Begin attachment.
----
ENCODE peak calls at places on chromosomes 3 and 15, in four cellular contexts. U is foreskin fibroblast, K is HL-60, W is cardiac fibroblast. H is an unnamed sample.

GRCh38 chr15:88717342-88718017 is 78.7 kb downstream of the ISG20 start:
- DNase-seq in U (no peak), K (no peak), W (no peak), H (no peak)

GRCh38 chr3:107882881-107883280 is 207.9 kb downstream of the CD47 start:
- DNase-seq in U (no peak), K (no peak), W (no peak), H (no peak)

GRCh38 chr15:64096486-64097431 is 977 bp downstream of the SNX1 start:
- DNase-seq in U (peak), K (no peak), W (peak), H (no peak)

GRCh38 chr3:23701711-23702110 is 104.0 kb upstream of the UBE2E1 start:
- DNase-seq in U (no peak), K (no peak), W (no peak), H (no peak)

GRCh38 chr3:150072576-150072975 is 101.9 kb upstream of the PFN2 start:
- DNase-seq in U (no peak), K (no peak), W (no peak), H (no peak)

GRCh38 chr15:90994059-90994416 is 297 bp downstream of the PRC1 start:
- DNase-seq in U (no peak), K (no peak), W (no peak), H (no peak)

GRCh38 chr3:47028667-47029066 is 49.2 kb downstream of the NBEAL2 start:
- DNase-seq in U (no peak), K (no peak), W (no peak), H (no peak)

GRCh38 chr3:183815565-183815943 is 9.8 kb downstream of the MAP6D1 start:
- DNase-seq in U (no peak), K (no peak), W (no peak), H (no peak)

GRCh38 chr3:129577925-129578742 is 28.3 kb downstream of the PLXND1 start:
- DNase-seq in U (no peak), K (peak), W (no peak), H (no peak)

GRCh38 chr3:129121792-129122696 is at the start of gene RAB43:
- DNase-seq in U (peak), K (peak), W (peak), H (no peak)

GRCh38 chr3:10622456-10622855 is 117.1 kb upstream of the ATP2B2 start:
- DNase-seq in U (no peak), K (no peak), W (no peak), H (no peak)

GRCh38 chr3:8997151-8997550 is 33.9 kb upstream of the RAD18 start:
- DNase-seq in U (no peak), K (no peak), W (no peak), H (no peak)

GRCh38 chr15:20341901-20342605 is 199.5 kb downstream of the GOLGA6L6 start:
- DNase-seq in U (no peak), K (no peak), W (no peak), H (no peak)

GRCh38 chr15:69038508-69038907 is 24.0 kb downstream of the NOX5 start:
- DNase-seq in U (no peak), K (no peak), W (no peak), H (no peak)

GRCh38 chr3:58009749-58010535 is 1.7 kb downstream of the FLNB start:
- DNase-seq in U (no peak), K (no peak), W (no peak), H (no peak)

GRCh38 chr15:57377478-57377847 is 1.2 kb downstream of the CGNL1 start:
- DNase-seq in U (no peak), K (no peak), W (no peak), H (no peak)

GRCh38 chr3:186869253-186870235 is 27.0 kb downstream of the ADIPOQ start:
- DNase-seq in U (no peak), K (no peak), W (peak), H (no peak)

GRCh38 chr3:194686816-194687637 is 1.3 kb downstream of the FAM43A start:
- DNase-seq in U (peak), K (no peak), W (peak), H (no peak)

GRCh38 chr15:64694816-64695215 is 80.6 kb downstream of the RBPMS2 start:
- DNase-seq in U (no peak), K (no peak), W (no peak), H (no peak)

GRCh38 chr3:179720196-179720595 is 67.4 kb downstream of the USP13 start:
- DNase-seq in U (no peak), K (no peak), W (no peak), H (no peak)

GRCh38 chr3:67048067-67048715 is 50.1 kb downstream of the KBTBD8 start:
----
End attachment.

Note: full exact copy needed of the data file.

ENCODE peak calls at places on chromosomes 3 and 15, in four cellular contexts. U is foreskin fibroblast, K is HL-60, W is cardiac fibroblast. H is an unnamed sample.

GRCh38 chr15:88717342-88718017 is 78.7 kb downstream of the ISG20 start:
- DNase-seq in U (no peak), K (no peak), W (no peak), H (no peak)

GRCh38 chr3:107882881-107883280 is 207.9 kb downstream of the CD47 start:
- DNase-seq in U (no peak), K (no peak), W (no peak), H (no peak)

GRCh38 chr15:64096486-64097431 is 977 bp downstream of the SNX1 start:
- DNase-seq in U (peak), K (no peak), W (peak), H (no peak)

GRCh38 chr3:23701711-23702110 is 104.0 kb upstream of the UBE2E1 start:
- DNase-seq in U (no peak), K (no peak), W (no peak), H (no peak)

GRCh38 chr3:150072576-150072975 is 101.9 kb upstream of the PFN2 start:
- DNase-seq in U (no peak), K (no peak), W (no peak), H (no peak)

GRCh38 chr15:90994059-90994416 is 297 bp downstream of the PRC1 start:
- DNase-seq in U (no peak), K (no peak), W (no peak), H (no peak)

GRCh38 chr3:47028667-47029066 is 49.2 kb downstream of the NBEAL2 start:
- DNase-seq in U (no peak), K (no peak), W (no peak), H (no peak)

GRCh38 chr3:183815565-183815943 is 9.8 kb downstream of the MAP6D1 start:
- DNase-seq in U (no peak), K (no peak), W (no peak), H (no peak)

GRCh38 chr3:129577925-129578742 is 28.3 kb downstream of the PLXND1 start:
- DNase-seq in U (no peak), K (peak), W (no peak), H (no peak)

GRCh38 chr3:129121792-129122696 is at the start of gene RAB43:
- DNase-seq in U (peak), K (peak), W (peak), H (no peak)

GRCh38 chr3:10622456-10622855 is 117.1 kb upstream of the ATP2B2 start:
- DNase-seq in U (no peak), K (no peak), W (no peak), H (no peak)

GRCh38 chr3:8997151-8997550 is 33.9 kb upstream of the RAD18 start:
- DNase-seq in U (no peak), K (no peak), W (no peak), H (no peak)

GRCh38 chr15:20341901-20342605 is 199.5 kb downstream of the GOLGA6L6 start:
- DNase-seq in U (no peak), K (no peak), W (no peak), H (no peak)

GRCh38 chr15:69038508-69038907 is 24.0 kb downstream of the NOX5 start:
- DNase-seq in U (no peak), K (no peak), W (no peak), H (no peak)

GRCh38 chr3:58009749-58010535 is 1.7 kb downstream of the FLNB start:
- DNase-seq in U (no peak), K (no peak), W (no peak), H (no peak)

GRCh38 chr15:57377478-57377847 is 1.2 kb downstream of the CGNL1 start:
- DNase-seq in U (no peak), K (no peak), W (no peak), H (no peak)

GRCh38 chr3:186869253-186870235 is 27.0 kb downstream of the ADIPOQ start:
- DNase-seq in U (no peak), K (no peak), W (peak), H (no peak)

GRCh38 chr3:194686816-194687637 is 1.3 kb downstream of the FAM43A start:
- DNase-seq in U (peak), K (no peak), W (peak), H (no peak)

GRCh38 chr15:64694816-64695215 is 80.6 kb downstream of the RBPMS2 start:
- DNase-seq in U (no peak), K (no peak), W (no peak), H (no peak)

GRCh38 chr3:179720196-179720595 is 67.4 kb downstream of the USP13 start:
- DNase-seq in U (no peak), K (no peak), W (no peak), H (no peak)

GRCh38 chr3:67048067-67048715 is 50.1 kb downstream of the KBTBD8 start: